I saw the programme and knew that I was in for a long sitting, but it was so varied that it all passed along without fatigue. It was begun by the elementary scholars of one of the Keswick schools, under command of their master, singing four glees and reciting the ballad of the “Revenge.” Then a stalwart fox-hunter mounted the platform and gave with admirable voice and spirit, “We’ll all go a-hunting to-day.” At the end of each verse, he shouted “Now all together,” and one felt the roof would be lifted, by the way the 180 guests of 60 years and upwards joined in, with full accord, to assure the singer, “That they would all go a-hunting to-day.” One or two songs followed, and the Chairman gave his address. He begged them to remember the founders of the feast, and spoke of the thirty-one old folk who had passed away since last meeting. (pp. 193-194)….
An excellent Cumberland dialect reading was given, and the tea was served. Another Cumberland dialect poem followed, then a fiddler mounted the platform, and the Chairman solemnly begged the company to remove their clogs. I did not know even what a clog was, but I soon found out the point of his remark. Hardly had the fiddler begun than the feet of all those aged people were heard keeping time to the fiddler’s tune. That love of dancing and sense of rhythm is native to Cumberland, and although days are past when the elementary schools had to be closed because the dancing master had come into the neighbourhood, dancing is still a passion with the people, who seem better able to express themselves in that way than in any other. Suddenly the fiddler changed his tune to an old-fashioned eight-reel, and an aged woman rose from her seat and with the accustomed cry was seen to begin to dance as she had danced it seventy years ago. (p. 196)….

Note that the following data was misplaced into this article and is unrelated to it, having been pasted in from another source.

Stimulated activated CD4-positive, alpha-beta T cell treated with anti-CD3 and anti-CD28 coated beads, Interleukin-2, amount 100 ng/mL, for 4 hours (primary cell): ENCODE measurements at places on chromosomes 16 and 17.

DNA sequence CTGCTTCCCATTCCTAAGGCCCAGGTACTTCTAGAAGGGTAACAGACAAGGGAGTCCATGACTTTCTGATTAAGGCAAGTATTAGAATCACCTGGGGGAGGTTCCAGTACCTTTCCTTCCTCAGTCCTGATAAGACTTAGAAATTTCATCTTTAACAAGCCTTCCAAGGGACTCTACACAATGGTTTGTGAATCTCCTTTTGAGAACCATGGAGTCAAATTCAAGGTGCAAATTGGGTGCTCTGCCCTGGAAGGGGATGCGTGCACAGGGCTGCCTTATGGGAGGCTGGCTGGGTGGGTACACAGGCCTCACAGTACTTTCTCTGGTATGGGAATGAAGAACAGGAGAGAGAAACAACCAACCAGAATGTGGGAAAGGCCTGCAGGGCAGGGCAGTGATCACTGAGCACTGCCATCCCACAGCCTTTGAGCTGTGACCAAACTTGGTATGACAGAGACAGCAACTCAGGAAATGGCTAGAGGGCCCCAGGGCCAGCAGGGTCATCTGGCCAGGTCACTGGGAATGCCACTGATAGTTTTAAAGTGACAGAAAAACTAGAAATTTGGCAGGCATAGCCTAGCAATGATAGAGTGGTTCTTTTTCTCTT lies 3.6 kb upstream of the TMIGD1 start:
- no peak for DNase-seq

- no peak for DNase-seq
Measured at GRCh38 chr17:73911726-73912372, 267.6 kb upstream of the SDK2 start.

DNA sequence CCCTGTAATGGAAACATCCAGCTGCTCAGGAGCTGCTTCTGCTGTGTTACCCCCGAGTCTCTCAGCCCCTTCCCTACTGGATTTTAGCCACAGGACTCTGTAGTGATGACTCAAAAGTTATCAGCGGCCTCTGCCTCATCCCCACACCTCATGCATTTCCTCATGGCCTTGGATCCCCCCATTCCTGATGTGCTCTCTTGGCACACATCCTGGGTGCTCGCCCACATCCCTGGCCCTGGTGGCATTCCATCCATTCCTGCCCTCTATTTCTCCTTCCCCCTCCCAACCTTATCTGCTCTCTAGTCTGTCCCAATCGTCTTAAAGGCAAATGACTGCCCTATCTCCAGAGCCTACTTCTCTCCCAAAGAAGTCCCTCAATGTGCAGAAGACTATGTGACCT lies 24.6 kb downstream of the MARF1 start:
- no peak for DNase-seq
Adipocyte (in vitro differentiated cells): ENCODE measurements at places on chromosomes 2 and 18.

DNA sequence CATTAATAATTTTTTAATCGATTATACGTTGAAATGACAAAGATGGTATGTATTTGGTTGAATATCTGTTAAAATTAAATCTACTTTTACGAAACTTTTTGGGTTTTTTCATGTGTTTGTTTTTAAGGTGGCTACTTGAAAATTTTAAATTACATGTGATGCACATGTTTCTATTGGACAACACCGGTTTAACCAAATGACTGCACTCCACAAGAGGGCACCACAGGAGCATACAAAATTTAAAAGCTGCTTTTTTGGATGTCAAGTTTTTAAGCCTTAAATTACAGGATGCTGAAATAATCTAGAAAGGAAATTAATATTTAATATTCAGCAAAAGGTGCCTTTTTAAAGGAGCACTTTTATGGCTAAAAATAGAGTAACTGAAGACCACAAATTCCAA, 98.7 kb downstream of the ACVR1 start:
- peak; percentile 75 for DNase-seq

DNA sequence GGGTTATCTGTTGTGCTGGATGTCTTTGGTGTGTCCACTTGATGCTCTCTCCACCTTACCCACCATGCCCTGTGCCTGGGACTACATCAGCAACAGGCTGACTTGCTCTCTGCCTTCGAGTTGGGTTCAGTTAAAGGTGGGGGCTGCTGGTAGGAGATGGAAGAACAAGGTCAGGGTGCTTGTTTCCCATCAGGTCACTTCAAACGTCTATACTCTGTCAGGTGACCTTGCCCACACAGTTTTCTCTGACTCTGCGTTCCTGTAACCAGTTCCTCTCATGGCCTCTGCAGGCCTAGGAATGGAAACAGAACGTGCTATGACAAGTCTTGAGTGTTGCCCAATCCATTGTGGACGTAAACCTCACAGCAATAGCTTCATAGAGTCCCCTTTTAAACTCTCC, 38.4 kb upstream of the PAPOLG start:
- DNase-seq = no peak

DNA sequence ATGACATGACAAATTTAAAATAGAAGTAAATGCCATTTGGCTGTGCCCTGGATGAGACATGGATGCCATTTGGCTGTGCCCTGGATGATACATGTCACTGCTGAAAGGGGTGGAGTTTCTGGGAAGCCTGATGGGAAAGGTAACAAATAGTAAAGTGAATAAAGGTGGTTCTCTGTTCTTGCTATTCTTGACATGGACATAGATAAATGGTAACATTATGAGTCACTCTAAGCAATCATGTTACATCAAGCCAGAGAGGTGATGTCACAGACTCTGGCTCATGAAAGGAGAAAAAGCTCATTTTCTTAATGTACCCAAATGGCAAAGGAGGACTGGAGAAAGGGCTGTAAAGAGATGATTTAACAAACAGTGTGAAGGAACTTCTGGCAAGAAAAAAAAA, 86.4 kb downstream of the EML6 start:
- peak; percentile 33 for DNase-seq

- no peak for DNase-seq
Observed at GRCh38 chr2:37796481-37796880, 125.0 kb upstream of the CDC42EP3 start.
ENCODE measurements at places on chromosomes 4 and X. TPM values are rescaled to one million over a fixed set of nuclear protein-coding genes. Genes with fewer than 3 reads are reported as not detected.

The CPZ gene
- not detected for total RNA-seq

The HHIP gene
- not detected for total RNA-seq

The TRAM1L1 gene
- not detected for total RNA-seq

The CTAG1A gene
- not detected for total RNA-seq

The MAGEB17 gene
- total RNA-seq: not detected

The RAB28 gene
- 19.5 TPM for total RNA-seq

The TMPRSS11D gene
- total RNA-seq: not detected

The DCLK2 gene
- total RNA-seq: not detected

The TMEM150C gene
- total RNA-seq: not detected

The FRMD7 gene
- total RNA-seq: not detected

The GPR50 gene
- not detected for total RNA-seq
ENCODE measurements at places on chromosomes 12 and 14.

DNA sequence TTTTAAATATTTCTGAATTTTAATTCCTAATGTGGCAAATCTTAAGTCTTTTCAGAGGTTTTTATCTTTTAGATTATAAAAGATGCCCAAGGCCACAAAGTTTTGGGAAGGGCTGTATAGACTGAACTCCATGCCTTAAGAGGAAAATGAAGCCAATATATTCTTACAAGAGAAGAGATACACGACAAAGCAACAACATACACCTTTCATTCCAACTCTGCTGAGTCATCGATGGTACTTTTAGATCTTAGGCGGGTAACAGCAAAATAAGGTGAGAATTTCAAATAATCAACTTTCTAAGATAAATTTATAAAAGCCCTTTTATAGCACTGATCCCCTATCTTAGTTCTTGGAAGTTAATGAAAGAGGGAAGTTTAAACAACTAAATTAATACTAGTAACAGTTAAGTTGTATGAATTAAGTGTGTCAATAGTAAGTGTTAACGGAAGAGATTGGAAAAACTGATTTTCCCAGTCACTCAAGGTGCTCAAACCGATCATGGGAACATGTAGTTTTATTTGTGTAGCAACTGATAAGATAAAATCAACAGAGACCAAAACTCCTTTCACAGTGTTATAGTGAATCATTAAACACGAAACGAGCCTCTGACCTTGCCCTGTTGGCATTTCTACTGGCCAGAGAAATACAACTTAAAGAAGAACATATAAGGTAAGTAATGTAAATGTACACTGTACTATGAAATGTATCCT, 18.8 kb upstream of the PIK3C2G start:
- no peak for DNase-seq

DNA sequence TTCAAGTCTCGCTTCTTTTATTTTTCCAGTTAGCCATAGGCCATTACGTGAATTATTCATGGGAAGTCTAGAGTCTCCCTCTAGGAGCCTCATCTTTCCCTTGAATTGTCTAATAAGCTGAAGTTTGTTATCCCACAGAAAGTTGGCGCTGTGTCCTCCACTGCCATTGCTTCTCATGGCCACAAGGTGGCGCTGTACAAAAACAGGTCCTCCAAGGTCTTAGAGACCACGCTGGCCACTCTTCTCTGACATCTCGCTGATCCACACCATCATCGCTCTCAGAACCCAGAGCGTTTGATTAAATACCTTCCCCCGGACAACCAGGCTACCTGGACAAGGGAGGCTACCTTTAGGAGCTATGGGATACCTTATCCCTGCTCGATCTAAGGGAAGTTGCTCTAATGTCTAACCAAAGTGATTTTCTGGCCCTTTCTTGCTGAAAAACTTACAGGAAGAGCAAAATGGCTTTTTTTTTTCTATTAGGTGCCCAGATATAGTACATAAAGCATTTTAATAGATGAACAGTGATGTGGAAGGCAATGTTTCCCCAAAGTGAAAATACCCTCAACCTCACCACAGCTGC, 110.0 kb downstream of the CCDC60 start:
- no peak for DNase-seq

The proceedings ended with the National Anthem and a verse of “Auld Lang Syne,” which filled the room and echoed out into Keswick streets, and then, after many a hand-shaking and “Ye’ll be hear next year likely,” “Ay, ay, I whoape sea,” they passed back to the town and back in the omnibuses to the far-off farms and hamlets, and the Old Folks’ “Do” of 1901 was past and over. (p. 198)
(A Rambler’s Notebook at the English Lakes, pp. 187-198)